November 24, 2009

Reader Review: Canibus - Can-I-Bus (September 8, 1998)

(For today's write-up, Jason has decided to provide another perspective on the debut album from Canibus, creatively titled Can-I-Bus. Longtime readers may remember that I felt this project deserved nothing more than a Drink Coaster review, so for those of you who were waiting on a track-by-track commentary, today's your lucky day.)

Like a lot of kids in 1998, I bought Can-I-Bus, the debut album from Canibus, the day it dropped. I had spent months following every guest spot and mixtape verse I could get my hands on. This was before albums leaked to the Internet and before every rapper dropped (at least) six mixtapes full of material before getting their record deal. This was back when an album release felt like an event (and took an act of God).

Canibus was my favorite rapper at the time, and that was based on nothing more than a handful of verses. Why? Because his dick was like planet Earth: everybody was on it. Because he ambushed MCs like Vietnamese in fatigues covered in leaves. Because if you were number one, he was negative two; that means he’s still better than you. (I have to admit, that last boast doesn't really make sense, but I'm not a math major, so maybe I'm missing something.) Canibus would consistently make me angry whenever he spit his verses, because I didn’t come up with his punchlines first. Nobody could tell me that LL Cool J got the best of him, either. Nobody.

So I was ecstatic when I paid my fifteen dollars for Can-I-Bus that September afternoon. I threw it into my Discman and listened to it front to back, twice, without interruptions.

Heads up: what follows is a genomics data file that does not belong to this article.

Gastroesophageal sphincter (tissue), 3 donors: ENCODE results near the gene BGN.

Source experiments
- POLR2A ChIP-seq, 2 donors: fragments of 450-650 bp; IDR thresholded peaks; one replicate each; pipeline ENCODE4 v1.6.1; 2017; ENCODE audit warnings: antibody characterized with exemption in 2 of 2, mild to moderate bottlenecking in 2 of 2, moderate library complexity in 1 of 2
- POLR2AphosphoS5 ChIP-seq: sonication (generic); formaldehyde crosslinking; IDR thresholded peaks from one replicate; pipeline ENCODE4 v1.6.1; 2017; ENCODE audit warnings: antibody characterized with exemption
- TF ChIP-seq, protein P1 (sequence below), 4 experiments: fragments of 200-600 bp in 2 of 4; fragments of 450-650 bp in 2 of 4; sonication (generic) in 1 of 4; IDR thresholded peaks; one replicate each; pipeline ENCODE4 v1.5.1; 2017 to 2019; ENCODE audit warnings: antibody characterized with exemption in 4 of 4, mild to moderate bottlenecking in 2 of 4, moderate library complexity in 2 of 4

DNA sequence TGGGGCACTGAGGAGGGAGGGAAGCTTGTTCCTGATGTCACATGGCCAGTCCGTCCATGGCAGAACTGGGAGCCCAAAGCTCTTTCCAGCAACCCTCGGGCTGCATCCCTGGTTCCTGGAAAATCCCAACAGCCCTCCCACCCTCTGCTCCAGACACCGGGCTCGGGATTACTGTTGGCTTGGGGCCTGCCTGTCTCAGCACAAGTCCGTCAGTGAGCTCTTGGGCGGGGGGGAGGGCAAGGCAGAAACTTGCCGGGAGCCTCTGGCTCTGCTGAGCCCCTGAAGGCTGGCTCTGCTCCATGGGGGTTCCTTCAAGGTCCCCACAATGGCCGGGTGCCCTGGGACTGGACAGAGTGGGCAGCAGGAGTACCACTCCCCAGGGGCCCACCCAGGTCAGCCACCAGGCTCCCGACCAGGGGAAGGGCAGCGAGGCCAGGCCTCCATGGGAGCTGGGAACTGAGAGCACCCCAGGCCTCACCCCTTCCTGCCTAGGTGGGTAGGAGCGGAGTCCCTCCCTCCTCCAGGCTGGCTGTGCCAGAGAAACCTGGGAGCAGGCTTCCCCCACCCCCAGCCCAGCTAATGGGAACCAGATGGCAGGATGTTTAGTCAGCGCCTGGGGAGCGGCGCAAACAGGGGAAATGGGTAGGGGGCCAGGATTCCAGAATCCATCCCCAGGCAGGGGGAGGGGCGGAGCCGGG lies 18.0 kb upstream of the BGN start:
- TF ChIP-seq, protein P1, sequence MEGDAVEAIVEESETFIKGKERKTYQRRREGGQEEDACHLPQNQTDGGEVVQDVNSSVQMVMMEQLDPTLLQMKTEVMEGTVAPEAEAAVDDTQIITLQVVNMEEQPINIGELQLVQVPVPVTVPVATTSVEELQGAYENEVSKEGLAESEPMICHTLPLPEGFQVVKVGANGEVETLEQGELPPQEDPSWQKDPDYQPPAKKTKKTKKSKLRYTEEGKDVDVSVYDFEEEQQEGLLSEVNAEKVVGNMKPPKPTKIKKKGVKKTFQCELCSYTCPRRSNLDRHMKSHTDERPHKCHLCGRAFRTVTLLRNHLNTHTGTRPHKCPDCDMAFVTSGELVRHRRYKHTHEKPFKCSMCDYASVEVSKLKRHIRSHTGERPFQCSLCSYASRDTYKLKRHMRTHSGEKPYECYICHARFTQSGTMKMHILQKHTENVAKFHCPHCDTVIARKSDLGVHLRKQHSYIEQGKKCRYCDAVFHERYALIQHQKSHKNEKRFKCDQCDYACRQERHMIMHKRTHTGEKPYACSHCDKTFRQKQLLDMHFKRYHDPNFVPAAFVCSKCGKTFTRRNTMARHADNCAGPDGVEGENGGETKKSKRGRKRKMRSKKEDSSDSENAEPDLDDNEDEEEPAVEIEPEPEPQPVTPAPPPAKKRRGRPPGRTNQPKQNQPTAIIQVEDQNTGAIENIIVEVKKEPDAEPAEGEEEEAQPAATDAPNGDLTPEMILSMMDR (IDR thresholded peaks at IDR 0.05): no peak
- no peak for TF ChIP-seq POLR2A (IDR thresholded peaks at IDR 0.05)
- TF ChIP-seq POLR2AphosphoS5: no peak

And like most other kids who swore Canibus was their favorite rapper in 1998, I was disappointed.

It wasn’t what I had expected. I wanted twelve consecutive “Second Round K.O.”'s, but instead, I received several tracks about aliens and verses written from the perspective of sperm. The production also seemed to contradict the aggressive nature of Germaine Williams: if he appeared angry, the beats came off as whimsical.

I would argue in defense of Can-I-Bus with my friends, but I was lying to myself also. I needed to admit it: I had expected a classic, but didn’t receive it.

Years passed. My devotion to hip-hop remained, but my interest in Canibus (understandably) waned. Sure, I bought his sophomore joint, 2000 B.C. (Before Can-I-Bus), and even picked up that inexcusable C! True Hollywood Stories album, but I never named Germaine among my favorite rappers again. Instead, he became a cautionary tale. For example, whenever somebody talks about Papoose, Saigon, Joell Ortiz, or some other mixtape “maestro”, I mumble, “Wait for the album.” (This is actually really good advice for any hip hip fan.)

Then, a few years ago, I returned to Can-I-Bus. I needed something to listen to while running, and my hand stopped on its jewel case. And once again, Canibus surprised me—but this time the surprise was a welcome one. His punchlines were as vicious as I remembered, but amidst the lyrical slaughter, I discovered well-written songs about actual topics. The production, while still subdued, was also better than I remembered.

Perhaps the problem with Can-I-Bus wasn’t lackluster production or the lack of lyrical variety. Maybe it was my own heightened expectations.

I’m not sure what the point of this intro was. This does nothing to build anticipation for the coming album. Hence, this obligatory rap album intro is a failure.

“I make your bitch crew shit stools / I put a pistol in your mouth and pull / Then I feed you to the pitbulls.” Now, this is more like it. Canibus spits like his record deal is on the line: he warns you that he can kill anything if it bleeds or breathes, and reminds you that his “rhyme method” is like a medieval torture method. A verse from Free (of BET's 106 & Park fame) can't even derail this train.